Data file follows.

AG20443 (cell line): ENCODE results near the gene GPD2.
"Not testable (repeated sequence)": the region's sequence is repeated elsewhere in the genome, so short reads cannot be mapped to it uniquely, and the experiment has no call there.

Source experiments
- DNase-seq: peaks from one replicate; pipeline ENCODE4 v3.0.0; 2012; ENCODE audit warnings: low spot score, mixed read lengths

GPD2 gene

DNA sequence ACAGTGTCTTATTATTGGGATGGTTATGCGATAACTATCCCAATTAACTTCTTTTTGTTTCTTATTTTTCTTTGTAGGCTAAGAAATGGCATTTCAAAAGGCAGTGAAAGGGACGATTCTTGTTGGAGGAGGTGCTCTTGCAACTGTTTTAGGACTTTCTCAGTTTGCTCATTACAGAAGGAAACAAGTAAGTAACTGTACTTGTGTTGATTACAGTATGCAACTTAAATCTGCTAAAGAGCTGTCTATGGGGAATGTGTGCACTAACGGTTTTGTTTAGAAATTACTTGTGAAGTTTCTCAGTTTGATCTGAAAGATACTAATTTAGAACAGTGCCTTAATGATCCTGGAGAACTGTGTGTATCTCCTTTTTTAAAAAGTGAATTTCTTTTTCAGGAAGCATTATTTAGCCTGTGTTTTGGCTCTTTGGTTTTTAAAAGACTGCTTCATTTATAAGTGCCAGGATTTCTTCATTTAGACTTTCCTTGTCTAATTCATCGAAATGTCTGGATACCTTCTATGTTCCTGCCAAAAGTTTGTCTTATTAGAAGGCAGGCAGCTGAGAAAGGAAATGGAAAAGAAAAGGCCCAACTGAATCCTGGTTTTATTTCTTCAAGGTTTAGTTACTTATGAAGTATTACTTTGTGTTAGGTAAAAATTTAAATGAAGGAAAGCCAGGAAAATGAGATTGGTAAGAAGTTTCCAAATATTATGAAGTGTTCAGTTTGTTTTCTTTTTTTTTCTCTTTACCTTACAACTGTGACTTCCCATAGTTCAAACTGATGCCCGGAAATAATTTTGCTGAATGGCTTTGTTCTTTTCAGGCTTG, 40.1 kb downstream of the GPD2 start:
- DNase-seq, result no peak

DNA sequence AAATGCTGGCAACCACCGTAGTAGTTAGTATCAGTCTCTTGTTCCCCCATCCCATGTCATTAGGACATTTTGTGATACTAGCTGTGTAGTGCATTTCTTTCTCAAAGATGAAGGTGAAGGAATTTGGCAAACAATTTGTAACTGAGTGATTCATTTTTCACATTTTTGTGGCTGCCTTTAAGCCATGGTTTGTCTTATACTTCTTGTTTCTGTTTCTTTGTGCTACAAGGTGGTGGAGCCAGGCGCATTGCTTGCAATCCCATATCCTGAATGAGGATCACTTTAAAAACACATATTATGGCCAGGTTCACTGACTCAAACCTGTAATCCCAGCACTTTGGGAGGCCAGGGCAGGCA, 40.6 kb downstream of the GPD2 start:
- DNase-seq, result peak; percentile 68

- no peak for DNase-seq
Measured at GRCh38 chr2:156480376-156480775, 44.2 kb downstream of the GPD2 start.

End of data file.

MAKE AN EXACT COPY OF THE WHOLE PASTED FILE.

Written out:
AG20443 (cell line): ENCODE results near the gene GPD2.
"Not testable (repeated sequence)": the region's sequence is repeated elsewhere in the genome, so short reads cannot be mapped to it uniquely, and the experiment has no call there.

Source experiments
- DNase-seq: peaks from one replicate; pipeline ENCODE4 v3.0.0; 2012; ENCODE audit warnings: low spot score, mixed read lengths

GPD2 gene

DNA sequence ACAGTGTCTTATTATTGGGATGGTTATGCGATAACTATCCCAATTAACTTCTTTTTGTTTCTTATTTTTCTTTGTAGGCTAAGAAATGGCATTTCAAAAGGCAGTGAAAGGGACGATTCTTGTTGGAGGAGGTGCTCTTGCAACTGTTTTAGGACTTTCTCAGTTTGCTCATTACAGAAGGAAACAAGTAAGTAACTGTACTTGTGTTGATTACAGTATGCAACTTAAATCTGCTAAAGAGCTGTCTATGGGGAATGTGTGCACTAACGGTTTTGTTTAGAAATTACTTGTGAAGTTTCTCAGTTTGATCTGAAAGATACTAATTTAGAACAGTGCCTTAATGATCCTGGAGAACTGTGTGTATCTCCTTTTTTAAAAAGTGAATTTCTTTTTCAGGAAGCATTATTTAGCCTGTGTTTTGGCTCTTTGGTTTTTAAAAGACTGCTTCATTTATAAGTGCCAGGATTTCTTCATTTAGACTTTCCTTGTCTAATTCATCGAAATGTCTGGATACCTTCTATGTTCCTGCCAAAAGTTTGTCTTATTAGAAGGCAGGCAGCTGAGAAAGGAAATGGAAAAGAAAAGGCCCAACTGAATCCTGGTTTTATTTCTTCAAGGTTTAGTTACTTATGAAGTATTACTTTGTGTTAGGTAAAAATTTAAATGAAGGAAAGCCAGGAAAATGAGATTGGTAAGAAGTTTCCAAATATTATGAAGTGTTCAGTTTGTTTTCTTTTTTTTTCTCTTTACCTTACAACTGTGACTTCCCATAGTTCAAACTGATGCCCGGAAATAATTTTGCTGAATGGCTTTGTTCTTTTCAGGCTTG, 40.1 kb downstream of the GPD2 start:
- DNase-seq, result no peak

DNA sequence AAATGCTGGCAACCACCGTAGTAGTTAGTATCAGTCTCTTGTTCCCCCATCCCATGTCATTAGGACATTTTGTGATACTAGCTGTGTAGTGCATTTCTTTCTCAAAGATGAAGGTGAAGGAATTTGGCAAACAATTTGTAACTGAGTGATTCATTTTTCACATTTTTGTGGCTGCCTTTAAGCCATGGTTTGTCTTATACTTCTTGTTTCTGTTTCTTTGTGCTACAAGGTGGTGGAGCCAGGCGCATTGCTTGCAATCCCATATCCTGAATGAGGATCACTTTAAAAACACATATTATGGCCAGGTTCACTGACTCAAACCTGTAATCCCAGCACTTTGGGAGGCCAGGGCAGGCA, 40.6 kb downstream of the GPD2 start:
- DNase-seq, result peak; percentile 68

- no peak for DNase-seq
Measured at GRCh38 chr2:156480376-156480775, 44.2 kb downstream of the GPD2 start.